Having said that, so many other factors come into play like team leaders, coaching styles, and season expectations that chemistry is a season long occurrence. Chemistry is mostly dependent on winning in the regular season. Winning – or at the least, meeting the fan, media and front office expectations – is the straw that stirs the chemistry drink, for the most part and over the long haul. Chemistry is also a fragile thing, in that it only takes one malcontented player to disrupt that, but that is a story for another day.

Q: What are the major differences between training in Florida and training in Arizona?

A: Both locations were great, from my memories of them, especially after living through the Chicago winters. Besides the obvious climate differences and that big body of water, the excitement of spring training is electric and for players, mainly about the baseball, so both Arizona and Florida were heavenly that time of year.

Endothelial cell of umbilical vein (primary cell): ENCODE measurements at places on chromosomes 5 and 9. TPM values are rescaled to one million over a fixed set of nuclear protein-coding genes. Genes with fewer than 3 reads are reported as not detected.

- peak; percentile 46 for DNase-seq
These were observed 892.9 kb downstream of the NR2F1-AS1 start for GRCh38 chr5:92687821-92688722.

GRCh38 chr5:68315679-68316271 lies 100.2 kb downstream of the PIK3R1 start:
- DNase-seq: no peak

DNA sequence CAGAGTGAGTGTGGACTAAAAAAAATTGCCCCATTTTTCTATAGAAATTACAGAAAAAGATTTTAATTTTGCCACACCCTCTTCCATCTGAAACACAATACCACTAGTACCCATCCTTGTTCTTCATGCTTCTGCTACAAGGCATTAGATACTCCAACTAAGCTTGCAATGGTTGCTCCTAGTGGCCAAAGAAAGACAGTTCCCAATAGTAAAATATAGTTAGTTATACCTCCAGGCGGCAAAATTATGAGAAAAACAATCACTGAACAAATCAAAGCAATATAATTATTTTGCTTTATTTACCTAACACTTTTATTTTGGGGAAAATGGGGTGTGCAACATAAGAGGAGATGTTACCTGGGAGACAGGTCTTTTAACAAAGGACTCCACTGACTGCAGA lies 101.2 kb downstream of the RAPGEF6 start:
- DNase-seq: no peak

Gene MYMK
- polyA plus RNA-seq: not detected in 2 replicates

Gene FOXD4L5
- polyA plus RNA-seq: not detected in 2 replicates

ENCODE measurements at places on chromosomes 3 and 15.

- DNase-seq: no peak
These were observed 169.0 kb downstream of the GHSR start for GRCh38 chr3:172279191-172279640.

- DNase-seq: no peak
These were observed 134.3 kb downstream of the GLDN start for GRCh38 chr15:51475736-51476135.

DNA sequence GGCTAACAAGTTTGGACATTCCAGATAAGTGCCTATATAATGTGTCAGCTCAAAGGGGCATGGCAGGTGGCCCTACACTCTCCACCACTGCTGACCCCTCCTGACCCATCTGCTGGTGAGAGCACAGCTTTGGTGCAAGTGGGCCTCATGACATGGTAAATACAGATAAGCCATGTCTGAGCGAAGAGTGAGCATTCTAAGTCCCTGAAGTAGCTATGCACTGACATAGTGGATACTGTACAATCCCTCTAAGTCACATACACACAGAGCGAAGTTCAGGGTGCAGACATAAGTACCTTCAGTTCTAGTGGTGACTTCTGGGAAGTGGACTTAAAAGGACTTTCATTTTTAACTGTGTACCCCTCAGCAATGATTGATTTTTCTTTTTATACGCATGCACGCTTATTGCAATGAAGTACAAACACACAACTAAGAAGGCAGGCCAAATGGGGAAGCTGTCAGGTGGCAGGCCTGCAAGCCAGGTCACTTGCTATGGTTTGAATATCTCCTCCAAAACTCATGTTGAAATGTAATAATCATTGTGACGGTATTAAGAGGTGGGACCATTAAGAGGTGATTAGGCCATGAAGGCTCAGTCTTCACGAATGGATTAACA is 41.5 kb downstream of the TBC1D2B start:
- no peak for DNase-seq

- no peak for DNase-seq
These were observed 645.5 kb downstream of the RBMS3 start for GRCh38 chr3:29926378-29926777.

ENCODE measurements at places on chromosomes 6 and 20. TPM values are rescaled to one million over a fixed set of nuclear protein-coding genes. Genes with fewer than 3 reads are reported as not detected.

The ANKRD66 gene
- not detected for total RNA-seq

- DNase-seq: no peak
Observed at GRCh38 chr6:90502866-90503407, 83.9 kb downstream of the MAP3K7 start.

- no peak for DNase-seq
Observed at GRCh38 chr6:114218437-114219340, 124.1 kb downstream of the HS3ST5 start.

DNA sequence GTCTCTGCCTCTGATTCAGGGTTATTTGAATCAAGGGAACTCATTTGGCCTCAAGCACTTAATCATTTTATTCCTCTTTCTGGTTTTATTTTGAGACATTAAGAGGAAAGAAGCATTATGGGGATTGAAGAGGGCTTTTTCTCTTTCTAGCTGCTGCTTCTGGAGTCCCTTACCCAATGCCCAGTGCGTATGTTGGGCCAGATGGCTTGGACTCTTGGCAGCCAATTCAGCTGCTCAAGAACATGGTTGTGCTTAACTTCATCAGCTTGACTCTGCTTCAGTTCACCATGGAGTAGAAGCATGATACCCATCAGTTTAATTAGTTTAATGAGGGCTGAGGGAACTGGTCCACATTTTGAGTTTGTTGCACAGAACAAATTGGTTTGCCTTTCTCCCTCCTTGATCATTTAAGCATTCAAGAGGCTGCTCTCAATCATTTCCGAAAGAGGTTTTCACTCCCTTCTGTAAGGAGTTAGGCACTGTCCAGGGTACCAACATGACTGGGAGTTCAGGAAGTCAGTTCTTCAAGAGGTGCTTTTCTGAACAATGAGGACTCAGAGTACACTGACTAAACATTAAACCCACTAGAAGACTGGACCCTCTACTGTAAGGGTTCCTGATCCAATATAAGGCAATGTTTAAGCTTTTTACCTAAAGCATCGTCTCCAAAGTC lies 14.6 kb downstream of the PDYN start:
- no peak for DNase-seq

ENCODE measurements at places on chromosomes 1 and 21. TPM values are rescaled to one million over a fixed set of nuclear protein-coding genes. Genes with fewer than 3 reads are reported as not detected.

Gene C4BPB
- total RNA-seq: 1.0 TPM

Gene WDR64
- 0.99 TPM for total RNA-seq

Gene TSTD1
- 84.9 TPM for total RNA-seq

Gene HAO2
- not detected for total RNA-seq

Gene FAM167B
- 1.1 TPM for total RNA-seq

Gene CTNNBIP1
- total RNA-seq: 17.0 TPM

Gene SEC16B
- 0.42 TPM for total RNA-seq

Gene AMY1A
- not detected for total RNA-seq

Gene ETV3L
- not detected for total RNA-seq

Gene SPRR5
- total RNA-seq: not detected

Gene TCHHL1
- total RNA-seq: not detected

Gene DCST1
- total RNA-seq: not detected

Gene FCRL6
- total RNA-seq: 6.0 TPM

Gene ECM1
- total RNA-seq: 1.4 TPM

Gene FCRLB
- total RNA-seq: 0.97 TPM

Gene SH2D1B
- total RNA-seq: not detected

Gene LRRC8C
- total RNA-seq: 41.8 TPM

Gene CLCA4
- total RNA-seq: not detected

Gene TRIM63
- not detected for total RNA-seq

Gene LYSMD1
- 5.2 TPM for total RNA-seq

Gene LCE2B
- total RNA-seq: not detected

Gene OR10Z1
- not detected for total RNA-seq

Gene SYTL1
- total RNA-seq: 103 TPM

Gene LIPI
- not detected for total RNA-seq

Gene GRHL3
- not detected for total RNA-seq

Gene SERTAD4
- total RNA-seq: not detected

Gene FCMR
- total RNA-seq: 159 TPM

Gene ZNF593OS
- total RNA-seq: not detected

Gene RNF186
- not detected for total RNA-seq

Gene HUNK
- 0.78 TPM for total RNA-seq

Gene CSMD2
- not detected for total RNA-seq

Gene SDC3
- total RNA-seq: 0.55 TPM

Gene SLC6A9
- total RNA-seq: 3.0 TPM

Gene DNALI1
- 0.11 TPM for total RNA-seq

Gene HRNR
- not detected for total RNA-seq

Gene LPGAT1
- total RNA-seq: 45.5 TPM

Q: What’s your sense of how spring training has changed from your playing days to now? I suppose there’s more of a microscope on teams now, with all the Internet coverage and sports talk radio, cable sports stations, etc.

A: When I played, there was a saying and it seemed to hold true, that the “Pitchers are ahead of the hitters at the start of spring.” That doesn’t seem true anymore, as it almost seems like the opposite is true, especially with the light Arizona air. Players condition and hit so much more in the offseason now that they come more physically and mentally prepared that any pitcher advantage does not exist.

Yes, all the coverage certainly makes a difference these days. The good thing for fringe players is that they can create a buzz for themselves by getting off to a great spring, and that buzz sometimes leads to a greater opportunity for those players than would have been possible back in my day.

Arne Christensen runs 1995 Mariners and baseball history blog Misc. Baseball.